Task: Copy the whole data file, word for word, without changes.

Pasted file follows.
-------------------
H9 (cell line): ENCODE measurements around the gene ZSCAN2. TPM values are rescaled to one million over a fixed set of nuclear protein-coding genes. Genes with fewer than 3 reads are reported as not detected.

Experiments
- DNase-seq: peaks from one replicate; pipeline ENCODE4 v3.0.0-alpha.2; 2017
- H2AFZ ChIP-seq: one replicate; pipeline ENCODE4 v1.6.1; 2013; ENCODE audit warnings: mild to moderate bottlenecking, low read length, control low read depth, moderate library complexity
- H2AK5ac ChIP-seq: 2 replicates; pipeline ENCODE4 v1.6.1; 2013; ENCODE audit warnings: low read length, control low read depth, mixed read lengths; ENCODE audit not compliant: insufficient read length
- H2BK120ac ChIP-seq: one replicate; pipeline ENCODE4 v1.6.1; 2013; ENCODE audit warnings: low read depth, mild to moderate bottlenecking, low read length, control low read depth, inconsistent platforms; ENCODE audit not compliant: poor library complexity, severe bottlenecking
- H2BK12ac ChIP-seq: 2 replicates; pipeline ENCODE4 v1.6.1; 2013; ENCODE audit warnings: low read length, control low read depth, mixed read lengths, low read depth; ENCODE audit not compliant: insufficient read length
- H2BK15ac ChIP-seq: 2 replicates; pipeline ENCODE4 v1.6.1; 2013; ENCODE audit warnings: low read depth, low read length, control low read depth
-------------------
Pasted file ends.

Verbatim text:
H9 (cell line): ENCODE measurements around the gene ZSCAN2. TPM values are rescaled to one million over a fixed set of nuclear protein-coding genes. Genes with fewer than 3 reads are reported as not detected.

Experiments
- DNase-seq: peaks from one replicate; pipeline ENCODE4 v3.0.0-alpha.2; 2017
- H2AFZ ChIP-seq: one replicate; pipeline ENCODE4 v1.6.1; 2013; ENCODE audit warnings: mild to moderate bottlenecking, low read length, control low read depth, moderate library complexity
- H2AK5ac ChIP-seq: 2 replicates; pipeline ENCODE4 v1.6.1; 2013; ENCODE audit warnings: low read length, control low read depth, mixed read lengths; ENCODE audit not compliant: insufficient read length
- H2BK120ac ChIP-seq: one replicate; pipeline ENCODE4 v1.6.1; 2013; ENCODE audit warnings: low read depth, mild to moderate bottlenecking, low read length, control low read depth, inconsistent platforms; ENCODE audit not compliant: poor library complexity, severe bottlenecking
- H2BK12ac ChIP-seq: 2 replicates; pipeline ENCODE4 v1.6.1; 2013; ENCODE audit warnings: low read length, control low read depth, mixed read lengths, low read depth; ENCODE audit not compliant: insufficient read length
- H2BK15ac ChIP-seq: 2 replicates; pipeline ENCODE4 v1.6.1; 2013; ENCODE audit warnings: low read depth, low read length, control low read depth